The infamous “Rocky” steps leading up to the Philadelphia Museum of Art will soon be revamped with a new 72-foot escalator beginning in spring 2016. The climb to the museum, which was most notably featured in the iconic movie scene with Sly Stallone, is being transformed to enhance accessibility in time for the Democratic National Convention in Philadelphia next July. And more importantly, this overhaul will be completed in preparation for the next Rocky sequel, ensuring that the action hero, at the ripe age of 68, with his creaky knees, can gracefully scale the stairs once again.
Last week, ODA: Architecture unveiled a dramatic rendering of a megaproject for Gowanus, Brooklyn, featuring a cluster of semi-transparent stepped pyramids. But almost as soon as the design was released, the site’s owners stepped in as buzzkills, disavowing any connection with the ODA proposal.
More than seventy years after their creation, a collection of classic office furniture by Jean Prouvé is being updated and released to the market. Dutch fashion purveyor G-Star, in conjunction with Swiss furniture manufacturer Vitra, have developed “Prouvé Raw,” a collection of ten pieces that include chairs, desk and wall lighting, conference tables, and writing desks.
And Rem Koolhaas also plays a role in this revival.
In what appears to be an April Fools’ prank launched a day early, Google has added an eight-bit video game, ahem, Easter Egg feature to Google Maps. While browsing around the city of your choice, look for the Pacman box in the lower left-hand corner right next to the aerial photography button. Click it, and you’re transported into a dot-filled, ghost-infested city street grid in search of cherries. Take a look!
As Westweek wraps up in West Hollywood’s Pacific Design Center, developer floats an unlikely expansion scheme
The John S. and James L. Knight Foundation announced Tuesday the winners of the first Knight Cities Challenge, awarding a total of $5 million to 32 projects that include “consulates” for local culture in Detroit, Philadelphia, and New Orleans, and “a social kitchen” in downtown Gary, Indiana.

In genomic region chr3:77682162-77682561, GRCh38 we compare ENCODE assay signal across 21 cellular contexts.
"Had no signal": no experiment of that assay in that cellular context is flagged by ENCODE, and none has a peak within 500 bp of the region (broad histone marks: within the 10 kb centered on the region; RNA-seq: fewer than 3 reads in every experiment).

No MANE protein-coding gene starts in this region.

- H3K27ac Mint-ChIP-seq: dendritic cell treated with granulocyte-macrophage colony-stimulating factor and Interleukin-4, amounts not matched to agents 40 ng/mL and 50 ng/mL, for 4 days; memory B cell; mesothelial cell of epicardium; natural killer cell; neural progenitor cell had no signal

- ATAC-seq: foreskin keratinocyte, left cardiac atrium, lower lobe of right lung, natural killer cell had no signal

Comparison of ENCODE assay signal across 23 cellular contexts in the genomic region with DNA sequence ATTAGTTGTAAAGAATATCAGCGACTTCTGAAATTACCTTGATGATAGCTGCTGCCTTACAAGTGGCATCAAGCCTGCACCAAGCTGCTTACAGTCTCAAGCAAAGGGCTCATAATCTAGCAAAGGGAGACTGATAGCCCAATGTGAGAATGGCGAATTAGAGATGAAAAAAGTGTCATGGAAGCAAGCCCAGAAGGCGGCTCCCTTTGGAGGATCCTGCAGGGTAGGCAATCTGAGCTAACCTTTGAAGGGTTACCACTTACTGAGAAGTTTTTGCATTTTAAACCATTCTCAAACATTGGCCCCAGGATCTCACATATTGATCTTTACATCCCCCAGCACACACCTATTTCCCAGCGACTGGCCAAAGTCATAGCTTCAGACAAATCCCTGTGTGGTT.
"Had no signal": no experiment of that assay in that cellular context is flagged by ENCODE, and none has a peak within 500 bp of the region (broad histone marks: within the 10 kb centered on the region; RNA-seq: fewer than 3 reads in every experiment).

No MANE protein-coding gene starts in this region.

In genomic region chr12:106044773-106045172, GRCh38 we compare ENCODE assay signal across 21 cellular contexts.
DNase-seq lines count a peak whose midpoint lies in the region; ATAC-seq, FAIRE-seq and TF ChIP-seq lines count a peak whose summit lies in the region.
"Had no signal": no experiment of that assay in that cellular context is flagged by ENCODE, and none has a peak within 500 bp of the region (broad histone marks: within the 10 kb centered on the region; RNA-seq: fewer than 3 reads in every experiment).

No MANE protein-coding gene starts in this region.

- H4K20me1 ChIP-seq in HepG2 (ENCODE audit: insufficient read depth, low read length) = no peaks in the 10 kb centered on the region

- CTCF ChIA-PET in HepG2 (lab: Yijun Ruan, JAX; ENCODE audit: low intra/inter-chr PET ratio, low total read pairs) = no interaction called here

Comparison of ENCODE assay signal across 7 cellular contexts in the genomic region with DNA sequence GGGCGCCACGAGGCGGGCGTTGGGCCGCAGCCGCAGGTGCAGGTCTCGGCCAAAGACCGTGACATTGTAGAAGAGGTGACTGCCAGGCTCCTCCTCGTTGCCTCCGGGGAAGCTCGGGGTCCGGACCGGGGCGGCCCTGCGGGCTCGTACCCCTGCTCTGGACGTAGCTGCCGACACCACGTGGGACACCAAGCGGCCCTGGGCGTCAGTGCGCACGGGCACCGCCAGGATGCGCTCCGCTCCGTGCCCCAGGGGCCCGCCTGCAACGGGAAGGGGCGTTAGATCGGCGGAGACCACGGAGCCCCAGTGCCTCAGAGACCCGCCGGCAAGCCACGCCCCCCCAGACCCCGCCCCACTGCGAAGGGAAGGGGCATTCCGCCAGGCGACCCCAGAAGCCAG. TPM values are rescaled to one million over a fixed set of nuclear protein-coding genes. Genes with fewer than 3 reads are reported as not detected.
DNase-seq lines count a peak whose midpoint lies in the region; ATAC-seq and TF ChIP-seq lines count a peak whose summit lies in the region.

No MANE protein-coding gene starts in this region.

The future came into focus last week for the site of a defunct mall in downtown Columbus, Ohio. By the time City Center mall closed in 2009, only its parking structure remained a popular destination. Columbus Downtown Development Corporation replaced the dead mall with Columbus Commons, a nine-acre park slated for mixed-use development over the coming years.
The comedy geniuses at digital network Above Average have released a glorious sendup of gentrification in New York City’s outer boroughs. “Settlers of Brooklyn” (pronounced Brook-LAWN) promises hours of good old-fashioned board-game fun for the next generation of power brokers: millennials.
Balancing safety, aesthetics, and performance, these innovative exterior luminaires also address issues of light pollution and trespass.
Offering powerful digital light with excellent glare control in a compact, minimalist design, the system features exceptional levels of luminous flux from a virtually invisible, fully shielded light source.
This black-and-white time-lapse video by Toby Harriman shows San Francisco at its most dramatic. The skyline emerges quietly from its famous fog as the city and its bridges twinkle in the distance—including Leo Villareal’s Bay Lights installation. As the music builds, Gotham City SF picks up pace, showing dramatic angles at high speeds completely appropriate for an action thriller. You’d have to watch to really understand.